How to Kill a Cockroach & Limerick for Loxolophus - by Jay Artemis Hull These poems were inspired by murals in the Michigan State University Museum’s Hall of Evolution. Later they were a part of a fossil poetry workshop developed by Jay themself. Guest artwork by Katrin Emery.
Die Lust und Leid aus Alter Zeit - by Joseph Victor von Scheffel This German geologist drinking song features many of the most famous fossils of the 1800s, all engaged in indulgent and apparently deplorable behaviour. None survive until the end of the poem. Guest artwork by Katrin Emery.
Ballad of the Ichthyosaurus - by May Kendall Content warning: scientific racism, phrenology. In this poem, the Ichthyosaurus laments that his eye is much more impressive that his brain. He aspires to be as intelligent as humans are. Guest artwork by Dana Korneisel.
In aid of Jamoytius - by Nancy P. Morris Jamoytius is a jawless fish fossil from Scotland. Nancy P. Morris was well-known for her geological poetry. Need we say more? Guest artwork by Dr. Hillary Maddin
The Sandstone Bird - by Edward Hitchcock After publishing a scientific description of the dinosaur trackways of the Conneticut Valley, Edward Hitchcock also submitted an accompanying poem based on his research. The publisher declined to print it however, so Edward submitted to the literary magazine, The Knickerbocker, under the pseudonym "Poetaster" instead. Guest artwork by October Seagrave.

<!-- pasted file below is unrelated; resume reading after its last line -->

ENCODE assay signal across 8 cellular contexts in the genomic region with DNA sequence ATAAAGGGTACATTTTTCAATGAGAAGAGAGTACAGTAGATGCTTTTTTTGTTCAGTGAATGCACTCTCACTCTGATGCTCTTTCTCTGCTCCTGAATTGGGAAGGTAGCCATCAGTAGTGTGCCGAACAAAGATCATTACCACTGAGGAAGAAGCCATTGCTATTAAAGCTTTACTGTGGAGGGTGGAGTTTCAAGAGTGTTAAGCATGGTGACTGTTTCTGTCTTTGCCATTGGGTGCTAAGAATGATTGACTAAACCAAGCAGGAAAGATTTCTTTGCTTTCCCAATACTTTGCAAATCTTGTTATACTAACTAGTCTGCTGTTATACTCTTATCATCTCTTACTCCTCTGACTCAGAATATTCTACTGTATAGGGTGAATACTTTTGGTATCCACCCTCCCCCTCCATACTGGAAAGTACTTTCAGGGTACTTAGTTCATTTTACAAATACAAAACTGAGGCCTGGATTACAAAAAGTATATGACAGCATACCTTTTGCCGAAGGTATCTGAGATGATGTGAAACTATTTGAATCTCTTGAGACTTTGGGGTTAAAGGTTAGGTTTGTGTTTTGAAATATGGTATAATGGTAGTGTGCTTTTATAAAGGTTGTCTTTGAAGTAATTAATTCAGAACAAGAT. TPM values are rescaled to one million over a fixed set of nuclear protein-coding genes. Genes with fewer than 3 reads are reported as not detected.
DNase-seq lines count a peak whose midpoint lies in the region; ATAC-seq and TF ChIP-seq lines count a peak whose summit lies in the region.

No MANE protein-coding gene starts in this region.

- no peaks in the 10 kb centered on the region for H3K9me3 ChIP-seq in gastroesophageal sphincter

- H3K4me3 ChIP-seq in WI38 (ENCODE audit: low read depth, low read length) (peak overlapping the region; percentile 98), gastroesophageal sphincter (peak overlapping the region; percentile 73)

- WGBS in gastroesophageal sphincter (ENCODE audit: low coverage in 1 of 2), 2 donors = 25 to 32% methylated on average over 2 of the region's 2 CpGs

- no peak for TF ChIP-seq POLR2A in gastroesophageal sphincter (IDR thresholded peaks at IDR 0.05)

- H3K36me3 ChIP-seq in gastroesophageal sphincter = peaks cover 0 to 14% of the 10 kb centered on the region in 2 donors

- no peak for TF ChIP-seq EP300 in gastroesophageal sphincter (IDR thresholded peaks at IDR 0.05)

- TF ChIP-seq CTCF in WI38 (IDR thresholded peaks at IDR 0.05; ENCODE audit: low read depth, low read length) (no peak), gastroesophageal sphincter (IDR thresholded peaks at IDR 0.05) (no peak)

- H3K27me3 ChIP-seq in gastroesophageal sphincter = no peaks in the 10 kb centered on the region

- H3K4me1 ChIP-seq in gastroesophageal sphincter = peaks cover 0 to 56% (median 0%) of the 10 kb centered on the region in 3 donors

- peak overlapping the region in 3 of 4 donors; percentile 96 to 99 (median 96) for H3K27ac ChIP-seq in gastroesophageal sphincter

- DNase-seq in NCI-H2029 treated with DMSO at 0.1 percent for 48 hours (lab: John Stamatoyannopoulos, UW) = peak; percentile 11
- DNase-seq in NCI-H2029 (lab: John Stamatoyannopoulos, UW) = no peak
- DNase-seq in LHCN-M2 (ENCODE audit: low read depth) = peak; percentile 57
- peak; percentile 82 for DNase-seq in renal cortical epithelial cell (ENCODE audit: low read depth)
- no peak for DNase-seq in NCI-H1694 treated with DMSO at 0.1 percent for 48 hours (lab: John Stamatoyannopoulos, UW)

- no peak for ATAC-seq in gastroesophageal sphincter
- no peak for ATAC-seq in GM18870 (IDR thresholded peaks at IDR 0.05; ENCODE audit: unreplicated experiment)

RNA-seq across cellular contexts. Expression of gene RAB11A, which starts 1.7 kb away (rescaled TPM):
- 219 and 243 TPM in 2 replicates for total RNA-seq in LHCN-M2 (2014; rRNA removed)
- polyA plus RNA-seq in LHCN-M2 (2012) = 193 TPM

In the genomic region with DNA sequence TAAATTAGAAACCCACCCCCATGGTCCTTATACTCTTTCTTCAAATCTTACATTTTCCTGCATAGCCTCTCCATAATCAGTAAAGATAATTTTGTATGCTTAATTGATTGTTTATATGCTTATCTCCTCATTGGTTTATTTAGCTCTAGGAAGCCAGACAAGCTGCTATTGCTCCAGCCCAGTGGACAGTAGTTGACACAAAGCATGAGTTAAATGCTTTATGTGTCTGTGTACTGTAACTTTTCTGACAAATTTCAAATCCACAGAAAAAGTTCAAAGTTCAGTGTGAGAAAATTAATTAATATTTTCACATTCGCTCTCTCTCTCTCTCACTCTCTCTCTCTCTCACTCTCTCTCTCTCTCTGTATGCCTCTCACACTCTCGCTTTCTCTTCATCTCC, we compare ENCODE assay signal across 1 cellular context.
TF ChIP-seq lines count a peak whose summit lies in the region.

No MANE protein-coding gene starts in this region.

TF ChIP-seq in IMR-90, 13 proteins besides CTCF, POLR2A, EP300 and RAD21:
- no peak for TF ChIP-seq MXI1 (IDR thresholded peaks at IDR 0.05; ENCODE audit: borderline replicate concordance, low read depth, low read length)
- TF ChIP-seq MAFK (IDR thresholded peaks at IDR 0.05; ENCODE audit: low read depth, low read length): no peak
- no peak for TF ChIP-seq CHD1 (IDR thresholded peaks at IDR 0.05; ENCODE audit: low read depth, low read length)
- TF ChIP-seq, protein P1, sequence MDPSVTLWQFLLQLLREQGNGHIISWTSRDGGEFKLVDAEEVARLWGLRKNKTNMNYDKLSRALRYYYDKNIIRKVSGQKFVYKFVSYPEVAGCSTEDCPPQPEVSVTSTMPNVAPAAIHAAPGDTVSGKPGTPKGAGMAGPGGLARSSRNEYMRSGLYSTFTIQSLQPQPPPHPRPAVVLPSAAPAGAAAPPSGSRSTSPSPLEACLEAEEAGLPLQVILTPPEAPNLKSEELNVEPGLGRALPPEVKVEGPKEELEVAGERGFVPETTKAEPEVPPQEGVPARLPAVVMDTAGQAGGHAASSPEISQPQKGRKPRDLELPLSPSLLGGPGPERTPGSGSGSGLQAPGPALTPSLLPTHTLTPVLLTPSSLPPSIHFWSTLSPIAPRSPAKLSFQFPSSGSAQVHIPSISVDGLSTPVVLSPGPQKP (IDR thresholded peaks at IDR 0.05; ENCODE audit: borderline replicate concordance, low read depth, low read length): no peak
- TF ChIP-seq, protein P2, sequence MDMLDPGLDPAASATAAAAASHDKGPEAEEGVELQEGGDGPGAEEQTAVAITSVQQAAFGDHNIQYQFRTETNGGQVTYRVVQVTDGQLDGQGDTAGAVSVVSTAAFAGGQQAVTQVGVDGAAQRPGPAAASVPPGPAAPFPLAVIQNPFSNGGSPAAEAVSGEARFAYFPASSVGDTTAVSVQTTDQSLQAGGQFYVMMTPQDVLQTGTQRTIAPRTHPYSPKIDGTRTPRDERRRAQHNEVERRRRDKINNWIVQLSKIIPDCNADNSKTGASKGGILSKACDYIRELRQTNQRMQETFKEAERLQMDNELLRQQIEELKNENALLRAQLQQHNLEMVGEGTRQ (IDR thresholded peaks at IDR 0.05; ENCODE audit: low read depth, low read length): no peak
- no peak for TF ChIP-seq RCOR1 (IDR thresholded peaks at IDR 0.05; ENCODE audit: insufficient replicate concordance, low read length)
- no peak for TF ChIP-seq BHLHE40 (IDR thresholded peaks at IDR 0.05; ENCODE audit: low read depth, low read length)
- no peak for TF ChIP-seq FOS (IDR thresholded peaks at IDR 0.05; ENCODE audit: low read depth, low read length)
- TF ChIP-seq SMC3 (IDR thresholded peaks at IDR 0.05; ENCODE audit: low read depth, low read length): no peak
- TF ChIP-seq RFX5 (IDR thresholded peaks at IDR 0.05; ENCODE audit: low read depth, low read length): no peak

Similar Cases - by Charlotte Perkins Gilman This is the first half of a much longer poem, featuring "similar cases" of different mammalian ancestors aspiring to be the species we see today. It's social commentary on how society is able to change. Guest artwork by Dr. Dani Fraser
Anchiornis - by Jonathan Kane When Emily Willoughby first painted Anchiornis for a book collaboration with Jonathan Kane, the colour of the dinosaur was unknown. This poem is about the life of the dinosaur and how palaeo-art must change to stay scientifically accurate. Guest artwork by Emily Willoughby.
An apology for becoming a flapper of the advanced age variety - by Annie Montague Alexander For Pride Month, we wanted to share the stories of Annie Alexander and Louise Kellogg, who loved field work and each other. Guest art by Katrin Emery